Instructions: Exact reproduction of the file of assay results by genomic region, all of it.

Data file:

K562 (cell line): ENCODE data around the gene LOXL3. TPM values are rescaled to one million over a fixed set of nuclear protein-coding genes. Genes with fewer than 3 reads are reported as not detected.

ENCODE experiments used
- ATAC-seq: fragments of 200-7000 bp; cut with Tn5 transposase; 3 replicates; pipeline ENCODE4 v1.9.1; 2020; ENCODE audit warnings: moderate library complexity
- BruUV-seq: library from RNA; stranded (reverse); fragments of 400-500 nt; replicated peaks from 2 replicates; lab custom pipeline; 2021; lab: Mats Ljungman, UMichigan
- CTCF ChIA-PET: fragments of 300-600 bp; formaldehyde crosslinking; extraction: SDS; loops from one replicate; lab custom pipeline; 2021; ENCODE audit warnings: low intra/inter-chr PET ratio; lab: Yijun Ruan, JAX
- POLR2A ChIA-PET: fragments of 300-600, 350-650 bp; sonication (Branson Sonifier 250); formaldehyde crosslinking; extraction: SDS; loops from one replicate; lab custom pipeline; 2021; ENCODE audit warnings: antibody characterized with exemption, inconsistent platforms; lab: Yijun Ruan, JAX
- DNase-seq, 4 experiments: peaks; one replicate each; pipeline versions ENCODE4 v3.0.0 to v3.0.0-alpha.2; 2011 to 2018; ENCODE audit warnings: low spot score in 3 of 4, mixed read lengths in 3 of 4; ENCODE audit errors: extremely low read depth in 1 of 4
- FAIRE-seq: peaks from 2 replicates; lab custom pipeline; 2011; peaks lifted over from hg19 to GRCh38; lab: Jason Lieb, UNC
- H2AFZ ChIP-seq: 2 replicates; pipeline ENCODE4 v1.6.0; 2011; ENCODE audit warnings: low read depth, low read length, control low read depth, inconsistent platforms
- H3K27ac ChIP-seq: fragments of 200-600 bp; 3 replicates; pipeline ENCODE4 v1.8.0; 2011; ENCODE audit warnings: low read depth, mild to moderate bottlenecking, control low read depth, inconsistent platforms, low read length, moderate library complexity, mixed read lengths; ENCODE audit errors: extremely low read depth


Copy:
K562 (cell line): ENCODE data around the gene LOXL3. TPM values are rescaled to one million over a fixed set of nuclear protein-coding genes. Genes with fewer than 3 reads are reported as not detected.

ENCODE experiments used
- ATAC-seq: fragments of 200-7000 bp; cut with Tn5 transposase; 3 replicates; pipeline ENCODE4 v1.9.1; 2020; ENCODE audit warnings: moderate library complexity
- BruUV-seq: library from RNA; stranded (reverse); fragments of 400-500 nt; replicated peaks from 2 replicates; lab custom pipeline; 2021; lab: Mats Ljungman, UMichigan
- CTCF ChIA-PET: fragments of 300-600 bp; formaldehyde crosslinking; extraction: SDS; loops from one replicate; lab custom pipeline; 2021; ENCODE audit warnings: low intra/inter-chr PET ratio; lab: Yijun Ruan, JAX
- POLR2A ChIA-PET: fragments of 300-600, 350-650 bp; sonication (Branson Sonifier 250); formaldehyde crosslinking; extraction: SDS; loops from one replicate; lab custom pipeline; 2021; ENCODE audit warnings: antibody characterized with exemption, inconsistent platforms; lab: Yijun Ruan, JAX
- DNase-seq, 4 experiments: peaks; one replicate each; pipeline versions ENCODE4 v3.0.0 to v3.0.0-alpha.2; 2011 to 2018; ENCODE audit warnings: low spot score in 3 of 4, mixed read lengths in 3 of 4; ENCODE audit errors: extremely low read depth in 1 of 4
- FAIRE-seq: peaks from 2 replicates; lab custom pipeline; 2011; peaks lifted over from hg19 to GRCh38; lab: Jason Lieb, UNC
- H2AFZ ChIP-seq: 2 replicates; pipeline ENCODE4 v1.6.0; 2011; ENCODE audit warnings: low read depth, low read length, control low read depth, inconsistent platforms
- H3K27ac ChIP-seq: fragments of 200-600 bp; 3 replicates; pipeline ENCODE4 v1.8.0; 2011; ENCODE audit warnings: low read depth, mild to moderate bottlenecking, control low read depth, inconsistent platforms, low read length, moderate library complexity, mixed read lengths; ENCODE audit errors: extremely low read depth